ELPC has worked throughout our 15-year history to develop and promote a Midwest High-Speed Rail Network that links Chicago with other Midwestern cities through safe, convenient and comfortable 110-mph train service. Linking Minneapolis, Detroit, Indianapolis, Cleveland, Cincinnati, and St. Louis with Chicago in a hub-and-spoke network, high-speed rail will improve mobility, create jobs and spur economic growth by pulling together the regional economy. It will protect our environment by avoiding pollution, reducing congestion, and counteracting sprawl by pulling jobs, people and businesses downtown into our central cities.
As the nation’s and the region’s transportation hub, Chicago is key to this initiative, and among Midwest governors, Governor Quinn has provided essential leadership. ELPC will continue to play a strong leadership role in monitoring the implementation of a Midwest High-Speed Rail Network, building support for state investments, and assuring that a regional Chicago-hubbed system is put into place.
ELPC is working to promote policies that will create a smart and strategic integration of plug-in vehicles, focusing on areas where low-cost, low-carbon electricity is available to make plug-ins part of the solution to global warming.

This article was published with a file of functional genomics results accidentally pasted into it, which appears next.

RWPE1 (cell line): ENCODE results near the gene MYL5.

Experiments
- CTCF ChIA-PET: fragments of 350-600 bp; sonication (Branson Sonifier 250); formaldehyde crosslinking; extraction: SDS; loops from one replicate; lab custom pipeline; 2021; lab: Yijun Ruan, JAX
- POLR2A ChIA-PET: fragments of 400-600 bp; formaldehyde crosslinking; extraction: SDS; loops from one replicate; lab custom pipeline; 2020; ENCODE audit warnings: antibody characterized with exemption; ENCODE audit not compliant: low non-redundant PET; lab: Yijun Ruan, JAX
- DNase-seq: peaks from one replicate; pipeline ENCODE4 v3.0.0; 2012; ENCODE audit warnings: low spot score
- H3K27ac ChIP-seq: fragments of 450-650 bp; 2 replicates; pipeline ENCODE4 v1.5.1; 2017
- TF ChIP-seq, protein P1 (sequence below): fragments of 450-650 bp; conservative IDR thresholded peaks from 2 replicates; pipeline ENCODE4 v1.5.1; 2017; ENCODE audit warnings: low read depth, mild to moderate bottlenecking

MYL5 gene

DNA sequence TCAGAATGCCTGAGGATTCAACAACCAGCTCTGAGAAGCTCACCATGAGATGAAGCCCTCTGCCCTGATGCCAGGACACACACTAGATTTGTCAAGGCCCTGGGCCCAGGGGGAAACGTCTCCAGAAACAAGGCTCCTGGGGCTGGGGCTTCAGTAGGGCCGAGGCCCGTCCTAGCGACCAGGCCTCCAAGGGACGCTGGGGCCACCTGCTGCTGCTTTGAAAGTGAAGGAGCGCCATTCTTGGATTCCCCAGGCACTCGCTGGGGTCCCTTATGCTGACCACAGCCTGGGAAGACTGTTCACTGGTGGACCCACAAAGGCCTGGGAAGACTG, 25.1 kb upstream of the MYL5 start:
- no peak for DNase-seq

The first area we are focusing on is Northern Illinois. Illinois is home to Chicago, the third largest metropolitan area in the nation, and is among the top ten states for new registrations of gasoline hybrid-electric vehicles. Studies have found that large metropolitan areas are the best market for plug-in vehicles.
With low-carbon energy available from wind and nuclear power, especially at night, the charging scenario in Northern Illinois is optimal. ELPC is working to promote off-peak charging, solar public charging stations and other programs that will maximize the benefits of plug-in hybrid electric vehicles.
An off-peak vehicle charging rate would offer consumers a monetary incentive to charge up while electricity demand is low and coal plants are in the “off” position. On-site solar power could be used to power public vehicle charging stations, ensuring that the electricity that charges plug-ins comes from the sun, rather than highly polluting coal plants.